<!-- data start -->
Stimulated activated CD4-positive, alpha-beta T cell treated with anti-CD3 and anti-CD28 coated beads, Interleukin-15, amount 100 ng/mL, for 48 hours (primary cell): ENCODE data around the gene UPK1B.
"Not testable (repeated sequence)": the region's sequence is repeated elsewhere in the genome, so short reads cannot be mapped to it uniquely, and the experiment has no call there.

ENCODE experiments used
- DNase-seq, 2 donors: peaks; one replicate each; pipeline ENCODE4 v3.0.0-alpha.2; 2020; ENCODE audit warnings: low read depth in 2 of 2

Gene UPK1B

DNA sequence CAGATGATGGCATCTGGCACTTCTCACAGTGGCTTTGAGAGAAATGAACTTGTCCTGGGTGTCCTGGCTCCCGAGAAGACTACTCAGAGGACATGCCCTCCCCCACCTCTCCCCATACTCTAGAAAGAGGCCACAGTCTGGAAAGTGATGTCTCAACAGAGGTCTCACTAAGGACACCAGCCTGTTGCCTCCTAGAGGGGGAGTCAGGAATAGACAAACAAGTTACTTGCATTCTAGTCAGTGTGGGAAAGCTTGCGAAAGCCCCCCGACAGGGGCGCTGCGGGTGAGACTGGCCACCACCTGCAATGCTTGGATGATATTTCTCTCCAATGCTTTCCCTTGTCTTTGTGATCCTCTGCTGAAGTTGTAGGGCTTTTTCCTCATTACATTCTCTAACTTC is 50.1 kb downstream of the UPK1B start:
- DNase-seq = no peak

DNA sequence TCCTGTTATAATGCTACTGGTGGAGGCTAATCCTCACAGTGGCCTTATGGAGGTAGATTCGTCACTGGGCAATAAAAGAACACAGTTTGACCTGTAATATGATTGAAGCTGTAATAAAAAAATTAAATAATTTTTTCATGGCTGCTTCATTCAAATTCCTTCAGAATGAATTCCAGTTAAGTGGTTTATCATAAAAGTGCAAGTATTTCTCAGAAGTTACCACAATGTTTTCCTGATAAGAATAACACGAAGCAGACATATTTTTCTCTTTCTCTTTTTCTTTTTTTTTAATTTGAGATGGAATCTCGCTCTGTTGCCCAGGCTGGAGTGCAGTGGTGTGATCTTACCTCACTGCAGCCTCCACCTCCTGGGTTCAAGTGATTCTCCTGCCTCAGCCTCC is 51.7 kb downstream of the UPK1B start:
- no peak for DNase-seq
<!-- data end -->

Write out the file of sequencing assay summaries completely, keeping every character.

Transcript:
Stimulated activated CD4-positive, alpha-beta T cell treated with anti-CD3 and anti-CD28 coated beads, Interleukin-15, amount 100 ng/mL, for 48 hours (primary cell): ENCODE data around the gene UPK1B.
"Not testable (repeated sequence)": the region's sequence is repeated elsewhere in the genome, so short reads cannot be mapped to it uniquely, and the experiment has no call there.

ENCODE experiments used
- DNase-seq, 2 donors: peaks; one replicate each; pipeline ENCODE4 v3.0.0-alpha.2; 2020; ENCODE audit warnings: low read depth in 2 of 2

Gene UPK1B

DNA sequence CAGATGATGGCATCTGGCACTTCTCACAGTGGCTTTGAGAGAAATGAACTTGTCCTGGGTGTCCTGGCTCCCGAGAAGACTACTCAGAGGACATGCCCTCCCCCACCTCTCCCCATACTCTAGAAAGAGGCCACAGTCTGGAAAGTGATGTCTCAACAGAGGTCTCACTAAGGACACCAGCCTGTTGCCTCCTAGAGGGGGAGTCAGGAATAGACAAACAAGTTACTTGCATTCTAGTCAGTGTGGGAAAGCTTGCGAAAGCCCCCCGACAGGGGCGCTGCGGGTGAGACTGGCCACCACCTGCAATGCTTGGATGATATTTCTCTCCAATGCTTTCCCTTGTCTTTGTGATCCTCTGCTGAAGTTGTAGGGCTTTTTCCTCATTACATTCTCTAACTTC is 50.1 kb downstream of the UPK1B start:
- DNase-seq = no peak

DNA sequence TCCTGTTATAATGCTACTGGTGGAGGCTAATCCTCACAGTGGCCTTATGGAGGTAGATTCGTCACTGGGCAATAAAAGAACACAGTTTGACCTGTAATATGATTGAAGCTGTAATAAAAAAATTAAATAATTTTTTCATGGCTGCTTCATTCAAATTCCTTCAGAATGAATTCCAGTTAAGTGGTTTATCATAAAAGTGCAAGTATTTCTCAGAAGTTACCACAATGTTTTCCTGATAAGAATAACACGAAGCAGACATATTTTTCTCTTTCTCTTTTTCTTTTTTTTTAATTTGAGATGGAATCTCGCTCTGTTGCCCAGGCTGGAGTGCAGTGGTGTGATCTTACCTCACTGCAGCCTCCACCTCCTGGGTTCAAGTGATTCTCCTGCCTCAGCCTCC is 51.7 kb downstream of the UPK1B start:
- no peak for DNase-seq